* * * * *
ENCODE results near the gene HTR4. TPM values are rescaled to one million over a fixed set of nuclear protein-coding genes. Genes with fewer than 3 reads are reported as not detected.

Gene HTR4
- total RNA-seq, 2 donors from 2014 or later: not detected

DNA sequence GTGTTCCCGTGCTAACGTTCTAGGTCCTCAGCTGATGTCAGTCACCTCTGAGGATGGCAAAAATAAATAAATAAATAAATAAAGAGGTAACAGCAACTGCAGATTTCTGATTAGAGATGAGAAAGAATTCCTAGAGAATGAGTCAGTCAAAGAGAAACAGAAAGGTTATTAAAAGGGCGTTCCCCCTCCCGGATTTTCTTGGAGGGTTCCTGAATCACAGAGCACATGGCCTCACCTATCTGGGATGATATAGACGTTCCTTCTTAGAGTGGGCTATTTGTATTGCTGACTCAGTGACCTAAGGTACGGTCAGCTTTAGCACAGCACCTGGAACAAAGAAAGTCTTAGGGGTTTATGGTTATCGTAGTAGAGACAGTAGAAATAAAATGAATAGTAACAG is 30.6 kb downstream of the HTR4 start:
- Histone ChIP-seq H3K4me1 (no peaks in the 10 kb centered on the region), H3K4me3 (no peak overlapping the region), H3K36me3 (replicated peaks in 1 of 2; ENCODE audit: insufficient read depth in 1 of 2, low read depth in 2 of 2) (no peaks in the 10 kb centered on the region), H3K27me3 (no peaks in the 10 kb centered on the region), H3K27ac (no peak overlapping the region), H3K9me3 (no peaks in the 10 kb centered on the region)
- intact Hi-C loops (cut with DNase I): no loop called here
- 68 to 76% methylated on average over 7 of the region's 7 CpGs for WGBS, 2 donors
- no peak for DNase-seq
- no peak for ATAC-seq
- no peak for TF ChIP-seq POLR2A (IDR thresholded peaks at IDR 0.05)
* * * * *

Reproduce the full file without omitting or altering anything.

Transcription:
ENCODE results near the gene HTR4. TPM values are rescaled to one million over a fixed set of nuclear protein-coding genes. Genes with fewer than 3 reads are reported as not detected.

Gene HTR4
- total RNA-seq, 2 donors from 2014 or later: not detected

DNA sequence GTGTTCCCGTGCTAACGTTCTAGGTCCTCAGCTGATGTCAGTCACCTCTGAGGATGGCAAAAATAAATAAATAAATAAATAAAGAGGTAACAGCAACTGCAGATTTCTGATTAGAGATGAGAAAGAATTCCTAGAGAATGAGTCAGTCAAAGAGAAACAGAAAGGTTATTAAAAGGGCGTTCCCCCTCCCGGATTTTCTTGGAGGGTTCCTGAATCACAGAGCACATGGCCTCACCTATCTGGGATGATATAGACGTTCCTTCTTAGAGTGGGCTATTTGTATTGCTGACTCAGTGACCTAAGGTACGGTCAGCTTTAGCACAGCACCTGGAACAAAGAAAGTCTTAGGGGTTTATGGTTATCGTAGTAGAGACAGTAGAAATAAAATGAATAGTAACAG is 30.6 kb downstream of the HTR4 start:
- Histone ChIP-seq H3K4me1 (no peaks in the 10 kb centered on the region), H3K4me3 (no peak overlapping the region), H3K36me3 (replicated peaks in 1 of 2; ENCODE audit: insufficient read depth in 1 of 2, low read depth in 2 of 2) (no peaks in the 10 kb centered on the region), H3K27me3 (no peaks in the 10 kb centered on the region), H3K27ac (no peak overlapping the region), H3K9me3 (no peaks in the 10 kb centered on the region)
- intact Hi-C loops (cut with DNase I): no loop called here
- 68 to 76% methylated on average over 7 of the region's 7 CpGs for WGBS, 2 donors
- no peak for DNase-seq
- no peak for ATAC-seq
- no peak for TF ChIP-seq POLR2A (IDR thresholded peaks at IDR 0.05)